Ribbon cut on $8.5M firing range at YARS
By Jordan Cohen
The new Combat Arms Training Management Firing Range at the Youngstown Air Reserve Station is more than a firing range.
Local officeholders and the military describe the $8.5 million facility as a vital component for ensuring the airbase’s long-term future.
The opening was important enough to attract a U.S. senator, three area congressmen and scores of local political officeholders.
U.S. Sen. Rob Portman R-Cincinnati; U.S. Rep. Tim Ryan of Howland, D-13th; U.S. Rep. Bill Johnson of Marietta, D-6th; and U.S. Rep. Jim Renacci of Wadsworth, R-16th, took part in the ceremonial ribbon-cutting outside the facility Friday.
“This base is stronger because of community involvement,” Portman said. “[That’s why] we keep pumping money in here.”
The firing range is described as the height of technological sophistication. Bullets fired at targets will be absorbed without the risk of fragments that might endanger anyone on the range.
In addition, a filtration system will draw smoke from the firing weapons down range. The range can accommodate everything from pistols to high-caliber weapons.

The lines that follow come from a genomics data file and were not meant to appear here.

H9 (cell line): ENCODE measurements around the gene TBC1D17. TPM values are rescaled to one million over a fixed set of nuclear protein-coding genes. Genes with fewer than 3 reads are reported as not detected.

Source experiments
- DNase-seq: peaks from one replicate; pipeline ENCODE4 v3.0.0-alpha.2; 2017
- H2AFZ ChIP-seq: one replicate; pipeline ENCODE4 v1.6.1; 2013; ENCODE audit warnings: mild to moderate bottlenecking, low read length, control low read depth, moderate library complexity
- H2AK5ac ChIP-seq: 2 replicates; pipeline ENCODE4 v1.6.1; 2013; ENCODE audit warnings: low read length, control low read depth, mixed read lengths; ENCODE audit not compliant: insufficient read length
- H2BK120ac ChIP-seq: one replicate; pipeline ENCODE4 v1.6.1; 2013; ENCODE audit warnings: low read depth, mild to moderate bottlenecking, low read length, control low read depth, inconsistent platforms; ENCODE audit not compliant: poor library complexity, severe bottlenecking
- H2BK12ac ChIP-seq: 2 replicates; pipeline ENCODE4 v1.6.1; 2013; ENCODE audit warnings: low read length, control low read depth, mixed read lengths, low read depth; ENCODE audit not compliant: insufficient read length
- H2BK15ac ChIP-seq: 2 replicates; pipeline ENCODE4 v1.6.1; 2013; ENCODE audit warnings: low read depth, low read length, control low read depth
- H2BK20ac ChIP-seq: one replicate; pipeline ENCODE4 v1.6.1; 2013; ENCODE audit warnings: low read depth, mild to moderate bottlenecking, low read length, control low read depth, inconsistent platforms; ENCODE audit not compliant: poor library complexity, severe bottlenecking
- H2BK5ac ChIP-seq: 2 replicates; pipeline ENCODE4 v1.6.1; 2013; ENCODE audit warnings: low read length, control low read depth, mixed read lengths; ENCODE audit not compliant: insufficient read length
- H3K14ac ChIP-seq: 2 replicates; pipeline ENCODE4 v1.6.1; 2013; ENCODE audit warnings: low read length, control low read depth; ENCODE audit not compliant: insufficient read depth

“I’ve never seen this kind of technology,” Johnson said.
Ryan said the range exemplifies “the intellectual future of the military … tying the base to other important initiatives.”
He cited America Makes housed at the Youngstown Business Incubator in Youngstown and the role of 3D printing capable of creating component parts for the military regardless of location.
“There is intellectual firepower in our community,” Ryan said.
The Mahoning Valley’s law enforcement will also benefit from the firing range. Col. Dan Sarachene, 910th Airlift Wing commander, said YARS will negotiate agreements with police agencies to use the facility for training.
“Sharing the range is part of our community partnership plan,” Sarachene said.
Another major need for YARS is a new gate entrance. Portman said the current entrance is “too close to the road” and fails to meet anti-terrorism standards. The senator indicated funding legislation has begun for the project.
“There is less likelihood of [YARS] being on the list of bases to be shut down,” Portman said. “The future of the base is strong right now.”